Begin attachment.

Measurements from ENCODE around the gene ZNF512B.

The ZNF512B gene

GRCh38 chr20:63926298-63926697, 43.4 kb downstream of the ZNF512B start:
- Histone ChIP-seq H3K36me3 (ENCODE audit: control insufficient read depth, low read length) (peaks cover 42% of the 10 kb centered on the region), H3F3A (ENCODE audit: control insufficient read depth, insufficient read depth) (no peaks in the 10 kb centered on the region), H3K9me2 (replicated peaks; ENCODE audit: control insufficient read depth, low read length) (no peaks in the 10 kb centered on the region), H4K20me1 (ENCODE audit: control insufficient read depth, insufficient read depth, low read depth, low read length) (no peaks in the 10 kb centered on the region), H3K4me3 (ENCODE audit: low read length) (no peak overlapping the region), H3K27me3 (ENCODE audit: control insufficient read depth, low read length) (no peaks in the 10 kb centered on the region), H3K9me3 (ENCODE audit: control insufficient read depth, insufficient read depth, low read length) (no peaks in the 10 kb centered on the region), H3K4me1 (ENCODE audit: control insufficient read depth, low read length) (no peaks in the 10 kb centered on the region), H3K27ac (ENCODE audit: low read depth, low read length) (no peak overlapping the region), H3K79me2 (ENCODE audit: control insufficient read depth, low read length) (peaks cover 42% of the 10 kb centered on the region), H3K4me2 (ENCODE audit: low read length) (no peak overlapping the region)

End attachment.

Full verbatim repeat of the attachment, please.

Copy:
Measurements from ENCODE around the gene ZNF512B.

The ZNF512B gene

GRCh38 chr20:63926298-63926697, 43.4 kb downstream of the ZNF512B start:
- Histone ChIP-seq H3K36me3 (ENCODE audit: control insufficient read depth, low read length) (peaks cover 42% of the 10 kb centered on the region), H3F3A (ENCODE audit: control insufficient read depth, insufficient read depth) (no peaks in the 10 kb centered on the region), H3K9me2 (replicated peaks; ENCODE audit: control insufficient read depth, low read length) (no peaks in the 10 kb centered on the region), H4K20me1 (ENCODE audit: control insufficient read depth, insufficient read depth, low read depth, low read length) (no peaks in the 10 kb centered on the region), H3K4me3 (ENCODE audit: low read length) (no peak overlapping the region), H3K27me3 (ENCODE audit: control insufficient read depth, low read length) (no peaks in the 10 kb centered on the region), H3K9me3 (ENCODE audit: control insufficient read depth, insufficient read depth, low read length) (no peaks in the 10 kb centered on the region), H3K4me1 (ENCODE audit: control insufficient read depth, low read length) (no peaks in the 10 kb centered on the region), H3K27ac (ENCODE audit: low read depth, low read length) (no peak overlapping the region), H3K79me2 (ENCODE audit: control insufficient read depth, low read length) (peaks cover 42% of the 10 kb centered on the region), H3K4me2 (ENCODE audit: low read length) (no peak overlapping the region)